Tuesday, November 28, 2017

Celebrating Advent and Christmas in Isaiah

“Twas the Night before Christmas”
Christmas in Isaiah

More than any other, Isaiah is the prophet of Christmas.

Therefore the Lord himself will give you a sign. Behold, the virgin shall conceive and bear a son, and shall call his name Immanuel” (7:14, ESV). “For to us a child is born, to us a son is given; and the government shall be upon his shoulder, and his name shall be called Wonderful Counselor, Mighty God, Everlasting Father, Prince of Peace” (9:6).

These are Isaiah’s words and they have become as much a part of the Christmas story as the angels heralding the birth of Christ and the shepherds watching their flocks by night. Writing hundreds of years before the birth of Christ, Isaiah grasped the whole story of redemption, from the birth of Jesus to His passion.  Many of Isaiah’s themes resonate with the Christmas story including the Lord doing something “wholly” new (Isa. 43:19), the Lord bringing forth the longing of the world – the Messiah (His salvation), the overwhelming joy of the Lord’s salvation (35; 52:7-10), and light breaking in on the darkness. “The people who walked in darkness have seen a great light; those who dwelt in a land of deep darkness, on them has light shone (9:2).

On Sunday mornings in December during this season of Advent and Christmas, we will walk through some “Christmas in Isaiah” passages of Scripture. I hope you will join us each Sunday. Invite a friend to share in the life-changing worship of the living Christ of Christmas. What an incredible hope we have, we have new life in Jesus, joy to the world, the Lord is come!

Pastor Joe

I thank my God every time I remember you.” Philippians 1:3

December Messages:
            3          Isaiah 9:1-7; Matthew 4:12-16            “The Doom of Gloom”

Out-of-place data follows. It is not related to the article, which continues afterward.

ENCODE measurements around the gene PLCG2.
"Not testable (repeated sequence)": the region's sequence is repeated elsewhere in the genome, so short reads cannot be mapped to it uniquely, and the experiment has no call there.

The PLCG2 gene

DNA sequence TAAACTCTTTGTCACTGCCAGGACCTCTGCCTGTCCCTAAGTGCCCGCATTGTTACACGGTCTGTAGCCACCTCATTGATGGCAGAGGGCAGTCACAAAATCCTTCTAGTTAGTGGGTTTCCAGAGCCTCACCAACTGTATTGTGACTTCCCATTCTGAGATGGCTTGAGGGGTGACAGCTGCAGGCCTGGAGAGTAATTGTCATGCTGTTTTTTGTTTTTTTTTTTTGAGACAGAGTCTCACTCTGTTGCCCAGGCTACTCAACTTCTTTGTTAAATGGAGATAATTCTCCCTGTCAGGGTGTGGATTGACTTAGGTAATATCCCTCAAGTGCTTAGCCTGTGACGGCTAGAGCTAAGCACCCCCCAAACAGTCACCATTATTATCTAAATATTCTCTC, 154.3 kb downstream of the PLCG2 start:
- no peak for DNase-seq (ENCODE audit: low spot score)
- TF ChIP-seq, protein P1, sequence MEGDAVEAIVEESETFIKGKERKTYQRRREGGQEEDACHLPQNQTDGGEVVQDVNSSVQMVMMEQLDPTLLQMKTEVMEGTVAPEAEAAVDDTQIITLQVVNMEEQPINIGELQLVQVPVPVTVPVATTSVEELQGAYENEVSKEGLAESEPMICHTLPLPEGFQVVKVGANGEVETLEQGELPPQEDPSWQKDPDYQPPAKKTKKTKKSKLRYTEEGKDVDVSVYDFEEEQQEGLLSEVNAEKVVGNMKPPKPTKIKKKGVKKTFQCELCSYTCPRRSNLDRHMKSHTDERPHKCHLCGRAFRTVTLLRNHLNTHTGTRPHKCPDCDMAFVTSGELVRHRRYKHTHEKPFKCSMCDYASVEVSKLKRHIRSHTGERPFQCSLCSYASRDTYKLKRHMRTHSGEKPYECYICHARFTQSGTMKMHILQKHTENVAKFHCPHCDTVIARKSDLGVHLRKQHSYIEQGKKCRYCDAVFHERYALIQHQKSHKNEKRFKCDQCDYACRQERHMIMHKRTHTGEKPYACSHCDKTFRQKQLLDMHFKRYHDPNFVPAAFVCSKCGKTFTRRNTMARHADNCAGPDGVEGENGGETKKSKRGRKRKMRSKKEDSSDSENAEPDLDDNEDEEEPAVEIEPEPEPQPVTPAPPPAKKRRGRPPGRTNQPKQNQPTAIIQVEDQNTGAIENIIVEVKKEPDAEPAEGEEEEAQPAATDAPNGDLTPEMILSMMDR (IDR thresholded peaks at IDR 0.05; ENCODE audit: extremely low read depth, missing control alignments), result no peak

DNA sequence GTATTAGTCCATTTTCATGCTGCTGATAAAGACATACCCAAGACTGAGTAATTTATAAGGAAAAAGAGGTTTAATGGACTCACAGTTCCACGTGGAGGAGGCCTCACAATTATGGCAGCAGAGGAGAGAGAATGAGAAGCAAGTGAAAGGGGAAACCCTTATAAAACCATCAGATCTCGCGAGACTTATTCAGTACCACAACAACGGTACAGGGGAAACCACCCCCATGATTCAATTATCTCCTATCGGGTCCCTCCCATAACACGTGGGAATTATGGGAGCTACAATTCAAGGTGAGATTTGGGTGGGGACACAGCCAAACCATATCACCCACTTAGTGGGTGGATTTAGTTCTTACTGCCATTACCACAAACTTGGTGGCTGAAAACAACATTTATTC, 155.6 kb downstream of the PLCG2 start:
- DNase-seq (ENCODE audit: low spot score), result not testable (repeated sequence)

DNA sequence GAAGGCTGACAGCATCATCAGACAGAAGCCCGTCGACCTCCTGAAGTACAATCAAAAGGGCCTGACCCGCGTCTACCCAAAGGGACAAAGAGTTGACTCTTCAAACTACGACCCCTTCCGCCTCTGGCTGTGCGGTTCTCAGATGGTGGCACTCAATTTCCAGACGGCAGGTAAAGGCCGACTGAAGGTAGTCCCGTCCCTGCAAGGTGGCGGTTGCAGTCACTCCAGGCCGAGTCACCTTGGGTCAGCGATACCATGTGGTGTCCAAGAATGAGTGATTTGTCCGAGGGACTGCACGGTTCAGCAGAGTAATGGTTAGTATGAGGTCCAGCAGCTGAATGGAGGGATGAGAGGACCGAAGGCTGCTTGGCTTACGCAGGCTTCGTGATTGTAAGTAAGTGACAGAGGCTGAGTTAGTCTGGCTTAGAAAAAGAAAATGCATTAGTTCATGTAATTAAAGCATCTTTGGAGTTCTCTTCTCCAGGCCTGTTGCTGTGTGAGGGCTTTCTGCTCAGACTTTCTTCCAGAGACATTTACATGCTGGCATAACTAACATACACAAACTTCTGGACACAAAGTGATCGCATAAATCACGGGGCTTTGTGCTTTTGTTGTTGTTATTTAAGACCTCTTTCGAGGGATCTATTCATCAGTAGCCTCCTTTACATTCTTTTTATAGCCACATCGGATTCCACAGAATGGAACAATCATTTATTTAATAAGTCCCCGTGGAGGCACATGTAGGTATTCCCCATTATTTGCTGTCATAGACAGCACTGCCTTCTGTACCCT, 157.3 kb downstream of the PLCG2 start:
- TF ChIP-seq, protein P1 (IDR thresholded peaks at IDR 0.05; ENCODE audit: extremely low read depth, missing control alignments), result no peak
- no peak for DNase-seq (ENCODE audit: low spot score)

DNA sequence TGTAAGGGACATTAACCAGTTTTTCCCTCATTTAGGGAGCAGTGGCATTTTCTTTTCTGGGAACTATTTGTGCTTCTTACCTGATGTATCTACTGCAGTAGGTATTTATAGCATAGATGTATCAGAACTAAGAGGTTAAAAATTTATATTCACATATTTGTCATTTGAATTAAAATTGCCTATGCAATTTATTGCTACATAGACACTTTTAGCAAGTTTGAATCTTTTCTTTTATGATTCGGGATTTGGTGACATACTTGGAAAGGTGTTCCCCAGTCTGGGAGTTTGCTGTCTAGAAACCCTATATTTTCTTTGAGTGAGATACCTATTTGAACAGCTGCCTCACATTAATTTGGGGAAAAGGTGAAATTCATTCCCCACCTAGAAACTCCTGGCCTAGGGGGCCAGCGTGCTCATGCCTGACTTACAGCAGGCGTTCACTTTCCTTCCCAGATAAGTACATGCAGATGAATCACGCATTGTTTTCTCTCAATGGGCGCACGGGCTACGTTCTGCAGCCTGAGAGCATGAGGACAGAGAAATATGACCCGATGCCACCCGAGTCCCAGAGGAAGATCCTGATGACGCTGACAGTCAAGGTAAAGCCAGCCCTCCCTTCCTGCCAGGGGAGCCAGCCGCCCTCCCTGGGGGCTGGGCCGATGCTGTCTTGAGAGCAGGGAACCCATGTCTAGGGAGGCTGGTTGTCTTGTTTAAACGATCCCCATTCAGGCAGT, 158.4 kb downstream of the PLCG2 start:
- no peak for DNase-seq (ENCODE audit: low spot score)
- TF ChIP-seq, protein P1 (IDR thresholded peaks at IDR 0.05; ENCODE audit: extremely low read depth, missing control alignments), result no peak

10       Isaiah 11:1-9; Matthew 13:31-33         “Christmas Greatness”
            17       Isaiah 55:1-13; John 7:37-38                “The Gift that Keeps on Giving”
            24       Isaiah 7:14; Matthew 1:18-23               “Immanuel, God Is with Us”
(Special Christmas Eve Day Communion)

Thursday, October 19, 2017

Amy Morrow and the Kazembe Orphanage

Amy Morrow and the Kazembe Orphanage
Amy Morrow, Missionary to Zambia will be sharing with us this Sunday, October 22nd in our 10:30 a.m. worship service. A love offering will be received for the Kazembe Orphanage. Amy will also meet with our children's Sunday School classes at 10:10 a.m. in the Life Center. And Amy will be available to visit and share at our World Crafts Fair Sunday afternoon, from 4:00-6:00 p.m. Come hear about the exciting work going on in Zambia.
Learn more about Thomas and Amy's ministry in Zambia at the following websites: www.missionaryfamily.com and www.kazembeorphanage.com
And on Facebook at Kazembe Orphanage

Thursday, October 12, 2017

Menno Simons, the Radical Reformation

Menno Simons, the Radical Reformation
For no one can lay any foundation other than the one already laid, which is Christ Jesus.” 
1 Corinthians 3:11
Our emphasis upon a personal salvation experience (the new birth), baptism for believers only, the Lord’s Supper observed as a memorial supper, a simple worship structure that glorifies God and edifies people, the insistence on the separation of church and state, the emphasis on discipleship, and every believer a minister and a missionary, these are all prominent themes among the radical reformers. And not surprisingly, they sound a lot like the way we think and do church today.

While the great teachings of “Scripture alone,” “grace alone,” and “faith alone” come to us mainly through the major protestant reformers, much of the way we as Baptists “practice” our faith comes to us through what we call the “Radical Reformation.” The Radical Reformation has been called a “reformation of the Reformation.” While the mainline protestant reformers give us an appreciation for loving God with our “mind,” the radical reformers give us an appreciation for loving God with our “heart” and “strength.”